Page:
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London’s local authorities have argued that new laws around fire safety should be based on a building’s “overall risk profile” and not its height.

Picture: Getty

Picture: Getty


London’s local authorities have argued that new laws around fire safety should be based on a building’s “overall risk profile” and not its height #UKhousing

The London Councils group, which represents the capital’s 32 boroughs and the City of London, has raised concerns about impending post-Grenfell legislation confirmed in last month’s Queen’s Speech.

The Building Safety Bill, as detailed in the Queen’s Speech, confirmed that a new “stringent” regime will be introduced for buildings over 18 metres tall, or seven storeys. It comes after Dame Judith Hackitt’s review of building safety following the Grenfell Tower fire.

However London Councils said that buildings below 18 metres can still prove a danger to life and that ministers must ensure the new regime is “fit for purpose”.

The plea came as yesterday marked the fourth anniversary of the Grenfell Tower tragedy, which killed 72 people.

Two years after Grenfell, a fire at six-storey Samuel Garside House in Barking required 79 households to evacuate and destroyed 10 flats, with 43 others damaged.

Darren Rodwell, executive member for housing and planning at London Councils, said: “Four years on from Grenfell, further and faster action is required to ensure a fit-for-purpose fire safety regime.”

He added: “In my own borough of Barking and Dagenham, we have seen that buildings below the 18-metre threshold for the government’s funding and legislation can still pose a real threat to residents’ lives, and I know local authorities across the capital agree.”

London Councils also raised concerns about the lack of access to leaseholder-owned properties.

The Building Safety Bill gives councils the power to access properties for immediate safety concerns. However, the group pointed to a High Court ruling against Oxford County Council, which said that the council does not have the right to access a leaseholder property in a social block to make fire safety improvements.

London Councils said that boroughs need “robust powers to enter, inspect and install fire safety improvements across all the block’s homes, including those owned by leaseholders”.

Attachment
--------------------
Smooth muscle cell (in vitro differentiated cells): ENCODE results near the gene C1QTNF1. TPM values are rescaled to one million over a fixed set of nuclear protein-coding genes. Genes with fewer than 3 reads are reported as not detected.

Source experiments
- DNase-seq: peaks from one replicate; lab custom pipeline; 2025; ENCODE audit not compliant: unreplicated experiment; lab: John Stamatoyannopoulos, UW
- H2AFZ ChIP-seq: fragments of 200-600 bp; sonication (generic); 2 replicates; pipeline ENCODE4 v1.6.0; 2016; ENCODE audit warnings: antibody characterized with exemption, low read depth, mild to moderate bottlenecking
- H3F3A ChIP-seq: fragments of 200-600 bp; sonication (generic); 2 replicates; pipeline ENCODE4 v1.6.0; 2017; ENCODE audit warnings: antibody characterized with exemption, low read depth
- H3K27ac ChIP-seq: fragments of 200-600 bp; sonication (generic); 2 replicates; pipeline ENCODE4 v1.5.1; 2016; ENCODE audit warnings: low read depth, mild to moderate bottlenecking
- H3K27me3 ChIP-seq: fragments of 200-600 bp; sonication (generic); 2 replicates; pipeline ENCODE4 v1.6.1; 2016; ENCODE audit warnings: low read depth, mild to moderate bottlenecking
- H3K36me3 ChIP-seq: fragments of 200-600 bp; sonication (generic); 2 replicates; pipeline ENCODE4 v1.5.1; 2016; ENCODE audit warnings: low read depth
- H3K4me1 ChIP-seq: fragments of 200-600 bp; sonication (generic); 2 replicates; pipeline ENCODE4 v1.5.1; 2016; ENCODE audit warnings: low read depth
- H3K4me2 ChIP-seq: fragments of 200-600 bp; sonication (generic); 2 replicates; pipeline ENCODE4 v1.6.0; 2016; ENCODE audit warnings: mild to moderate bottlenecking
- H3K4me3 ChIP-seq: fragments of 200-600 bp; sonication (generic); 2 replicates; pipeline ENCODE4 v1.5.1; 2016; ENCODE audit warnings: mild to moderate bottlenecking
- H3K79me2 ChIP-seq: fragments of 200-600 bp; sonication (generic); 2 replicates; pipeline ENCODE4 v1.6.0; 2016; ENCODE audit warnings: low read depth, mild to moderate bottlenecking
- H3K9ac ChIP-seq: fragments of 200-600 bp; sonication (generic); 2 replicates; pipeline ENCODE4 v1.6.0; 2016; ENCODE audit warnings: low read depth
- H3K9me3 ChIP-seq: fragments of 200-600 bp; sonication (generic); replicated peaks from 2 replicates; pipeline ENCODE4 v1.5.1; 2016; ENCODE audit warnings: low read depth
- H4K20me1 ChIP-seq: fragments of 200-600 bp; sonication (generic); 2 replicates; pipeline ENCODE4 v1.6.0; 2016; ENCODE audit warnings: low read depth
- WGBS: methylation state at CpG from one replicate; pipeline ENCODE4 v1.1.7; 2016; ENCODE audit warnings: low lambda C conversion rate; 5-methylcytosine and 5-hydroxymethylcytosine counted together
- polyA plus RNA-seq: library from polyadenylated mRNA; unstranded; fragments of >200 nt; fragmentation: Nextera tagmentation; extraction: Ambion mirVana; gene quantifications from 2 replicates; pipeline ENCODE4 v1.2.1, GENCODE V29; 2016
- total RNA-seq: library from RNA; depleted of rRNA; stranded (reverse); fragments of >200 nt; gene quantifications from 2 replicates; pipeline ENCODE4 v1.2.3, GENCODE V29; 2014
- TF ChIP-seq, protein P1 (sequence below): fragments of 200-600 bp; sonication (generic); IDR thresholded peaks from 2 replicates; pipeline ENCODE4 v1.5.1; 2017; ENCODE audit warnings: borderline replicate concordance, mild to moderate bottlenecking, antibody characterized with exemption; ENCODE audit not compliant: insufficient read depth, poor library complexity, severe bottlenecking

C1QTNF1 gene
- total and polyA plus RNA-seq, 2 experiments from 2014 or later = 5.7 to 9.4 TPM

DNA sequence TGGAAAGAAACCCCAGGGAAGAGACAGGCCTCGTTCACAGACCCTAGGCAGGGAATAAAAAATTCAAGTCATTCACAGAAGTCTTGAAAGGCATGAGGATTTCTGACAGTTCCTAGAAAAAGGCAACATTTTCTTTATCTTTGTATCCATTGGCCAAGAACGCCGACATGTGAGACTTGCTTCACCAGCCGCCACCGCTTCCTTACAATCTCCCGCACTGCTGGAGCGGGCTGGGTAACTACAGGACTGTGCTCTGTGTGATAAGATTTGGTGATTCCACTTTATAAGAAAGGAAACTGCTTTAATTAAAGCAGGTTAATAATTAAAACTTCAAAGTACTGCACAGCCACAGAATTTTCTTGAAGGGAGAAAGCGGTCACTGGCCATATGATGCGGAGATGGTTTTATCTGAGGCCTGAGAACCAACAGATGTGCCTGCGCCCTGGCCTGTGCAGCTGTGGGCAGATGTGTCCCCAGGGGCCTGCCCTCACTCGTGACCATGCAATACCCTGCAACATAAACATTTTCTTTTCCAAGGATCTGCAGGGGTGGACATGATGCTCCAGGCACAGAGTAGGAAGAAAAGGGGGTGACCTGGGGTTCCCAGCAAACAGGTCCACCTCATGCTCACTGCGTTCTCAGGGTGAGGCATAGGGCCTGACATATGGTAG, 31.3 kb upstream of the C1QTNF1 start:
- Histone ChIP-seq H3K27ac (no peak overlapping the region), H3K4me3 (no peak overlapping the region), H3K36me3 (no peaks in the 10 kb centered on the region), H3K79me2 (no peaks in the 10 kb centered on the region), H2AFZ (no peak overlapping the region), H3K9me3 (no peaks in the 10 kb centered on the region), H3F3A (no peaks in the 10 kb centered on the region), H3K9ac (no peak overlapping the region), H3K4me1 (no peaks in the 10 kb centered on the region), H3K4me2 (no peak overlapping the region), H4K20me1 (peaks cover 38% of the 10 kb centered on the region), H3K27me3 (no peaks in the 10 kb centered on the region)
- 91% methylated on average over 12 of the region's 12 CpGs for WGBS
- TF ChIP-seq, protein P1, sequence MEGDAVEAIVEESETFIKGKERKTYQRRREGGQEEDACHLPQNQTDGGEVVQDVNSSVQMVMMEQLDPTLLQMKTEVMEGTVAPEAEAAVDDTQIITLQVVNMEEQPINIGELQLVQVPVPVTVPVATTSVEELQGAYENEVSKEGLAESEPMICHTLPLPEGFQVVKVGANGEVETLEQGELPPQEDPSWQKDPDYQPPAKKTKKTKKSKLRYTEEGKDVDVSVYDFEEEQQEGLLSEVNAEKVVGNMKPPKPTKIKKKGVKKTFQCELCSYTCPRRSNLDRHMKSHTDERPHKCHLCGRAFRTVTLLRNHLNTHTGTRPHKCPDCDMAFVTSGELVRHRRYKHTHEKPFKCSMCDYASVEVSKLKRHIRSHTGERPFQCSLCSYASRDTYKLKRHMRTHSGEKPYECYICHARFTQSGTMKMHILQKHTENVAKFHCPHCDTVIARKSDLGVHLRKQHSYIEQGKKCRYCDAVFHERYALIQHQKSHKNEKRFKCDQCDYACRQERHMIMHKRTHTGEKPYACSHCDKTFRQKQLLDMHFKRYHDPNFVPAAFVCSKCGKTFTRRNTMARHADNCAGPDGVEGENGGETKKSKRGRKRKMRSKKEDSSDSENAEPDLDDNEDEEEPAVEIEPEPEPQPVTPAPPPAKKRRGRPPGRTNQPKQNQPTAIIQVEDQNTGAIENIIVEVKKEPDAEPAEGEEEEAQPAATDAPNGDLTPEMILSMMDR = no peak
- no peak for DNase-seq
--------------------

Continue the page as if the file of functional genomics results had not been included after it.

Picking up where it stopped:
The group also said that the government’s £5bn Building Safety Fund – which includes an extra £3.5bn announced in February – is currently “not enough” to cover the full scale of remediation work needed.

Meanwhile, London’s G15 housing associations along with cladding campaigners have urged housing secretary Robert Jenrick to publish the outcome of a consultation on fire safety risk over concerns the current approach is leading to “ruinous” costs for residents.

A joint letter, signed by the G15 and the UK Cladding Action Group, argued that the current environment had led to an “extremely risk-averse approach from professionals carrying out fire risk assessments and external wall system investigations”.

The letter, dated 28 May, said: “We believe that the result of this risk aversion is recommendations that are disproportionate to the risk. An example is the proliferation of a waking watch being implemented, with costs which are often ruinous for residents.”

As private landlords have sought to make their buildings safe in the wake of the Grenfell tragedy, thousands of leaseholders have been hit with significant bills for remediation work and waking watches.

It concludes by calling on Mr Jenrick to instruct his officials to “have an urgent, open, pragmatic and risk-based conversation with all stakeholders to make your objective of a proportionate response a reality”.

In a statement, the Ministry of Housing, Communities and Local Government said: “We agree with the G15 that any response to fire safety must be proportionate to the risk and we urge building owners and those carrying out fire safety checks to avoid any unnecessary works and to protect leaseholders from costs.

“We’re rightly prioritising the highest-risk buildings – high-rise blocks with unsafe cladding – yet no leaseholders in buildings between 11 metres and 18 metres will pay more than £50 a month to remediate unsafe cladding – most will not require remediation or have to pay anything at all.”

It is understood that a response to the fire risk consultation will be published “shortly” and details of the loan scheme for tenants in buildings under 18 metres tall are promised “as soon as possible”.

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